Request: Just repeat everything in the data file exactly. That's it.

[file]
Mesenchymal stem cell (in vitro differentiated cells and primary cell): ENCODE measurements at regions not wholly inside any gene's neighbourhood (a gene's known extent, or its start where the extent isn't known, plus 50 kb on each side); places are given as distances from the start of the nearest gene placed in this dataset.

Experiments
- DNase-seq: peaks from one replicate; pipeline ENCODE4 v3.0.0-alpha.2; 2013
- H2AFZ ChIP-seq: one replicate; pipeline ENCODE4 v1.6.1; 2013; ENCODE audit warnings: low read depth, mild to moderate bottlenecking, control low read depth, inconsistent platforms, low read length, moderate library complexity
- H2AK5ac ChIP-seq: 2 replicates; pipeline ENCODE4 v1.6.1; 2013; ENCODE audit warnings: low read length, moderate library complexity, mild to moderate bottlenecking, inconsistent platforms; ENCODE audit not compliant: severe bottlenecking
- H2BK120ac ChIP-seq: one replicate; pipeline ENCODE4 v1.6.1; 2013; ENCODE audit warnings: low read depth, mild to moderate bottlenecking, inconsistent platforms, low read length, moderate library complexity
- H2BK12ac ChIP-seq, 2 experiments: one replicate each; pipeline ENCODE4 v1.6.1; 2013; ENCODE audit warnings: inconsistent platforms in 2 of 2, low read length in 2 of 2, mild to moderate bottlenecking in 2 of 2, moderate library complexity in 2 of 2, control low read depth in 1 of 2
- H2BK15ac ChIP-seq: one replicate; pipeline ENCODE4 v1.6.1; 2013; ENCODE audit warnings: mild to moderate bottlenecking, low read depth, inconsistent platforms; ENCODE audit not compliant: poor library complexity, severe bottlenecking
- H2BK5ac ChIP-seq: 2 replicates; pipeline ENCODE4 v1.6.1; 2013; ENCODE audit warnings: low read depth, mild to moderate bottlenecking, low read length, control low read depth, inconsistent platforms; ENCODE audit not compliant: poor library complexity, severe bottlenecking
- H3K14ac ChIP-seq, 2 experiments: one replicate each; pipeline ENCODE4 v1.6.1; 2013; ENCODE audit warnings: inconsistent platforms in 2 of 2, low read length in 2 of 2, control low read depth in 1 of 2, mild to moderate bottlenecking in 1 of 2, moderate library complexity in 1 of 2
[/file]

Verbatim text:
Mesenchymal stem cell (in vitro differentiated cells and primary cell): ENCODE measurements at regions not wholly inside any gene's neighbourhood (a gene's known extent, or its start where the extent isn't known, plus 50 kb on each side); places are given as distances from the start of the nearest gene placed in this dataset.

Experiments
- DNase-seq: peaks from one replicate; pipeline ENCODE4 v3.0.0-alpha.2; 2013
- H2AFZ ChIP-seq: one replicate; pipeline ENCODE4 v1.6.1; 2013; ENCODE audit warnings: low read depth, mild to moderate bottlenecking, control low read depth, inconsistent platforms, low read length, moderate library complexity
- H2AK5ac ChIP-seq: 2 replicates; pipeline ENCODE4 v1.6.1; 2013; ENCODE audit warnings: low read length, moderate library complexity, mild to moderate bottlenecking, inconsistent platforms; ENCODE audit not compliant: severe bottlenecking
- H2BK120ac ChIP-seq: one replicate; pipeline ENCODE4 v1.6.1; 2013; ENCODE audit warnings: low read depth, mild to moderate bottlenecking, inconsistent platforms, low read length, moderate library complexity
- H2BK12ac ChIP-seq, 2 experiments: one replicate each; pipeline ENCODE4 v1.6.1; 2013; ENCODE audit warnings: inconsistent platforms in 2 of 2, low read length in 2 of 2, mild to moderate bottlenecking in 2 of 2, moderate library complexity in 2 of 2, control low read depth in 1 of 2
- H2BK15ac ChIP-seq: one replicate; pipeline ENCODE4 v1.6.1; 2013; ENCODE audit warnings: mild to moderate bottlenecking, low read depth, inconsistent platforms; ENCODE audit not compliant: poor library complexity, severe bottlenecking
- H2BK5ac ChIP-seq: 2 replicates; pipeline ENCODE4 v1.6.1; 2013; ENCODE audit warnings: low read depth, mild to moderate bottlenecking, low read length, control low read depth, inconsistent platforms; ENCODE audit not compliant: poor library complexity, severe bottlenecking
- H3K14ac ChIP-seq, 2 experiments: one replicate each; pipeline ENCODE4 v1.6.1; 2013; ENCODE audit warnings: inconsistent platforms in 2 of 2, low read length in 2 of 2, control low read depth in 1 of 2, mild to moderate bottlenecking in 1 of 2, moderate library complexity in 1 of 2